The West Tower (8½ ft. by 7½ ft.) stands on a moulded plinth and is in three stages with an embattled parapet. The two-centred tower-arch is of c. 1300 and of three chamfered orders, the two outer interrupted by a moulded impost and the inner resting on a half-round shaft with moulded capital and chamfered base; the imposts are continued from the abaci of the capitals. In the N. wall is a blocked late 13th-century doorway leading to a former vise; it has stop-chamfered jambs and two-centred head. In the S. wall is a doorway with rebated jambs and two-centred head leading to the tower-stair. In the W. wall is a late 13th-century window of two trefoiled lights with a pierced spandrel in a two-centred head with moulded label and mask-stops. The second stage has in the E. wall an opening with chamfered jambs and two-centred head. In the N. wall is a single quatrefoil-light and there is a similar light in the S. wall. The bell-chamber has in the E., N. and S. walls a window of two trefoiled lights with plain tracery in a two-centred head with a moulded label and mask-stops.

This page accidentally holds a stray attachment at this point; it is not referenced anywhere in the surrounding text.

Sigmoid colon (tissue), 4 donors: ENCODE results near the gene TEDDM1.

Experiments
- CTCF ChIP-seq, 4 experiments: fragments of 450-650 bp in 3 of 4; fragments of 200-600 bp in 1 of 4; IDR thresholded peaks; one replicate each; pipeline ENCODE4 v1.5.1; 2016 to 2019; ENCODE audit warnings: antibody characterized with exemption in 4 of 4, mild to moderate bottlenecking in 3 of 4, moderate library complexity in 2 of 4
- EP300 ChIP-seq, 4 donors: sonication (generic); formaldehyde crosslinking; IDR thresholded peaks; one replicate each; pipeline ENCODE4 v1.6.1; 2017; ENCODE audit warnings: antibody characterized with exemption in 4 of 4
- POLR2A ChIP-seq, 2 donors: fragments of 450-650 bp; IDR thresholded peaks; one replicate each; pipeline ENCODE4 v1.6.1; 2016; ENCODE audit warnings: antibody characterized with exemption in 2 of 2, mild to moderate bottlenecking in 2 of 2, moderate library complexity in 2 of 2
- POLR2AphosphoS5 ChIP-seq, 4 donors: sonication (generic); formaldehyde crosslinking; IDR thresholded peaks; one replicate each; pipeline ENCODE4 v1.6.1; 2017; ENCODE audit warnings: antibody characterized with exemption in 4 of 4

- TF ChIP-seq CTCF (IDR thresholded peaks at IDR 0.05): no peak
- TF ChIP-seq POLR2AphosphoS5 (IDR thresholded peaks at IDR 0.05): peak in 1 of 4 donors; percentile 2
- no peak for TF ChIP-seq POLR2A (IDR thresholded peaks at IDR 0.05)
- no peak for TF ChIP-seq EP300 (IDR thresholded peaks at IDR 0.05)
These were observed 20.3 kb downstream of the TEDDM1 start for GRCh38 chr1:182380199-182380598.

The South Porch (7½ ft. square) has re-set in the E. wall a quatrefoil-window of c. 1300 with a continuous moulded label. The outer archway is of the 14th century, re-set, with jambs and two-centred arch of two chamfered orders and a moulded label with stops carved with a man's head and a leopard's head; the S. gable is of low pitch and has on the coping the date 1675.
The Roofs are all modern except that to the S. porch which is of the 15th century, re-set in 1675; it has moulded wall-plates and on either side of the central ridge each side is divided into four bays by moulded principal rafters supported by curved and moulded braces springing from moulded brackets; at the N. end these brackets are replaced by Corinthian capitals of 16th-century date, from a former screen.